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Tapeworms are long, flat worms that inhabit the intestines and gastrointestinal tract of pets and other "hosts." They do so because tapeworms have no digestive system. There are five primary types of tapeworms in pets: dipylidium caninum, taenia, Echinococcus granulosus, Diphyllobothrium latum and Spirometra mansonoides. Checking for, treating and preventing tapeworms is imperative for ensuring your dog's long-term health.
Determine if your pet might have tapeworms. Symptoms of tapeworms in dogs include vomiting, scratching near one's rear and dragging one's rear across the floor. Also, you can check your pet's feces to look for evidence of tapeworms. Tapeworms are often small, flat and white.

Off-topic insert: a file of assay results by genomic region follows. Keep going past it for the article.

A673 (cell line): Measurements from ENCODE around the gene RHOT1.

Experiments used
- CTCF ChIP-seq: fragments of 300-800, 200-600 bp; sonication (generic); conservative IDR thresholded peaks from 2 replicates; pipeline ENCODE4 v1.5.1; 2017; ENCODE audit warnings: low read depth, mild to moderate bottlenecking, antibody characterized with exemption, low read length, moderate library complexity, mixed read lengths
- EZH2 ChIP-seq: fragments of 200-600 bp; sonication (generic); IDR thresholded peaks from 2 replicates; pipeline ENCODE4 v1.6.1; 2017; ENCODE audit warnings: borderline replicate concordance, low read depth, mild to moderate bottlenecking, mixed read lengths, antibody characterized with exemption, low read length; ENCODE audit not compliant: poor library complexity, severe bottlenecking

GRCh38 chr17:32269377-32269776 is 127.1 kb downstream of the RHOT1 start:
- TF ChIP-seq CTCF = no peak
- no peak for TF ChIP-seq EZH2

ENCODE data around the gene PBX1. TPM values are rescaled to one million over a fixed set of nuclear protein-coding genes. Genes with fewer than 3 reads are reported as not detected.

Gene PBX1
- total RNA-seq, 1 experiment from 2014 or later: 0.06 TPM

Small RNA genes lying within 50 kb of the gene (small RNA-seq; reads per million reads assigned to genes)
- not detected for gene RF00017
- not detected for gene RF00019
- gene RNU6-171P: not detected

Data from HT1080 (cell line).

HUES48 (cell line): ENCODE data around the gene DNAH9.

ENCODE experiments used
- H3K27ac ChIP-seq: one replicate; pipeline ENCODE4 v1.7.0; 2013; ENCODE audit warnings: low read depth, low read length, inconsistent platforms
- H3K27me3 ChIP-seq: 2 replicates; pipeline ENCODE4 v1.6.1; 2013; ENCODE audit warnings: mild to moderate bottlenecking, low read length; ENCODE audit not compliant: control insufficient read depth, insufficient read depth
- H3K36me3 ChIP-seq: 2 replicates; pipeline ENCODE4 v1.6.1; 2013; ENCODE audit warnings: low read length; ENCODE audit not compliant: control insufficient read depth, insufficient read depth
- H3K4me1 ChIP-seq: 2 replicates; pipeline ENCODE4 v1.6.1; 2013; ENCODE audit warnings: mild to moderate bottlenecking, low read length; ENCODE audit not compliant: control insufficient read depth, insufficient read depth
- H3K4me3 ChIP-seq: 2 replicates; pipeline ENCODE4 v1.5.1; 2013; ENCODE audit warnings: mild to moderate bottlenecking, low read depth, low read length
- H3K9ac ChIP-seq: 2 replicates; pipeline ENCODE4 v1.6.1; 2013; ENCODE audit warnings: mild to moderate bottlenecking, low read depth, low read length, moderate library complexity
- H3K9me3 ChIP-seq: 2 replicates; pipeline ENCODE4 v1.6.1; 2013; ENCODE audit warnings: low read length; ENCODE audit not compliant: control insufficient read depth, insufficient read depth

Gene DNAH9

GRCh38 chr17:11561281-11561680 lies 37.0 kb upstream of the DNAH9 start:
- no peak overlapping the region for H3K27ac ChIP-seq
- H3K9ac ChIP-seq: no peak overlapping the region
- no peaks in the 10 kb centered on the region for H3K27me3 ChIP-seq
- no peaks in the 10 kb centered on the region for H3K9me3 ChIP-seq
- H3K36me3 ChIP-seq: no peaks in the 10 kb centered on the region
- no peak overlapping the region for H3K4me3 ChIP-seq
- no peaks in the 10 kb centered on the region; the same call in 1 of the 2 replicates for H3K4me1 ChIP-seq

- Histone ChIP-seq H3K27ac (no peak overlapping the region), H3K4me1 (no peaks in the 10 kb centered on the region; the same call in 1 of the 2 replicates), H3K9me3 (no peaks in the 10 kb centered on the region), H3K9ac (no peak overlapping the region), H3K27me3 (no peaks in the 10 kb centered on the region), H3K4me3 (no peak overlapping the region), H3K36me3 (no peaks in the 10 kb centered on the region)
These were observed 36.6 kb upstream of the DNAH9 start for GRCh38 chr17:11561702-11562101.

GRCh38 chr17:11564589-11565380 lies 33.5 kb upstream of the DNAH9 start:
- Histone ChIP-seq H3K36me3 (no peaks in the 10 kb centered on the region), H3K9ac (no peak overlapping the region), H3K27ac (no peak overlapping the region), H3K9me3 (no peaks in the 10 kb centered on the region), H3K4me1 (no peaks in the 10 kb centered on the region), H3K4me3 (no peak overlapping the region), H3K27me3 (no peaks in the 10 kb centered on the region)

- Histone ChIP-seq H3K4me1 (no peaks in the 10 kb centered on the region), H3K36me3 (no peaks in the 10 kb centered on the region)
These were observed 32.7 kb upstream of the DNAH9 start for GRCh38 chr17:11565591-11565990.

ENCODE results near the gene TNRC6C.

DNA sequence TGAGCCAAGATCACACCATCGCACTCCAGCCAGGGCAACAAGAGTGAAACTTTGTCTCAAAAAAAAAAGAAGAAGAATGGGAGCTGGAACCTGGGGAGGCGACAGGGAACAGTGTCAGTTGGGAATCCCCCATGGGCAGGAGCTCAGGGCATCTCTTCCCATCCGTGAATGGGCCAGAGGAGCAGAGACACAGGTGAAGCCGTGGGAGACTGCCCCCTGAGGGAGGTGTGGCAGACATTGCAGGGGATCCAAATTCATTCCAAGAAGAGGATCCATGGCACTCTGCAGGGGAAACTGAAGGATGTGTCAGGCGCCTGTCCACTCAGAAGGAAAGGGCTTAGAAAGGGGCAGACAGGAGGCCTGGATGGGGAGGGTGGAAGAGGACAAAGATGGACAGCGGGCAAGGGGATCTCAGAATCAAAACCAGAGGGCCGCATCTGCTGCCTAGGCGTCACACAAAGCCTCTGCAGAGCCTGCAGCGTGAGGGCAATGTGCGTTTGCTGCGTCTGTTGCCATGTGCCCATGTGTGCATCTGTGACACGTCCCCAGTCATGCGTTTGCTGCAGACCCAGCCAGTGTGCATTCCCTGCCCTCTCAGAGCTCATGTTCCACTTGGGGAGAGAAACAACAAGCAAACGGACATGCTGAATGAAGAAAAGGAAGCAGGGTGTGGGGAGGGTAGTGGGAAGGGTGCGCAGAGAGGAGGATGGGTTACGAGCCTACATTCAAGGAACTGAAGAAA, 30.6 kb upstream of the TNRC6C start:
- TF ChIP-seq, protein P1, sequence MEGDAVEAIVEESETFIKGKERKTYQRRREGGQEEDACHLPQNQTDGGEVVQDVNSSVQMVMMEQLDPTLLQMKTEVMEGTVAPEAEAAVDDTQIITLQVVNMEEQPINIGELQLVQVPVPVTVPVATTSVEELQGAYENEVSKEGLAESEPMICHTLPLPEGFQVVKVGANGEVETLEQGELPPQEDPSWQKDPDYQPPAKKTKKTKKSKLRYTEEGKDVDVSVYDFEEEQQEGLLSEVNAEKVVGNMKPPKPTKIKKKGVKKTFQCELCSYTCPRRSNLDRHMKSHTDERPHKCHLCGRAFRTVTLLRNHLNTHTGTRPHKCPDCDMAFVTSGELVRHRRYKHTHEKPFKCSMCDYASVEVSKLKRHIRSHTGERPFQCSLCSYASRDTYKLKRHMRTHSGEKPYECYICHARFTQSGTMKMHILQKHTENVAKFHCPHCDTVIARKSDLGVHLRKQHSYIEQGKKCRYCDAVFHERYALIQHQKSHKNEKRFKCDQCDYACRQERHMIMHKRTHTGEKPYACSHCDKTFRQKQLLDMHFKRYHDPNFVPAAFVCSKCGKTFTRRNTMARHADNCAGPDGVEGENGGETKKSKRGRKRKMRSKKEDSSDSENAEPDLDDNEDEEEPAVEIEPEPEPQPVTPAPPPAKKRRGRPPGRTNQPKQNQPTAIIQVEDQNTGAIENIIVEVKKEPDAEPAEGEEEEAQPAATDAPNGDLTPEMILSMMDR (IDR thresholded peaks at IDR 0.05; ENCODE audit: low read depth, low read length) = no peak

Make an appointment with your veterinarian to de-worm your pet, as it is the most effective form of treatment. The five primary types of tapeworms in dogs each tend to feature their own kind of specialized treatment. For instance, praziquantel is most commonly used for treating D. Caninum tapeworm, while Drontal Plus is used more often to treat Taenia tapeworms. Your veterinarian will be able to determine which form of treatment is ideal for your pet.
Take precautions to prevent tapeworms. The primary way in which pet owners can do so is by ensuring flea and tick prevention in their dogs. Flea collars, flea baths and over-the-counter medications are some of the ways in which dog owners can take a proactive approach in preventing fleas/ticks in their pets, thereby lowering the risk of tapeworm infestation.
Prevent certain tapeworms from infecting your pet. For instance, don't allow your dog to eat raw meat or prey on wild animals and/or rodents. These raw meats can serve as hosts for tapeworms, which will be transmitted to your dog upon digesting the meat.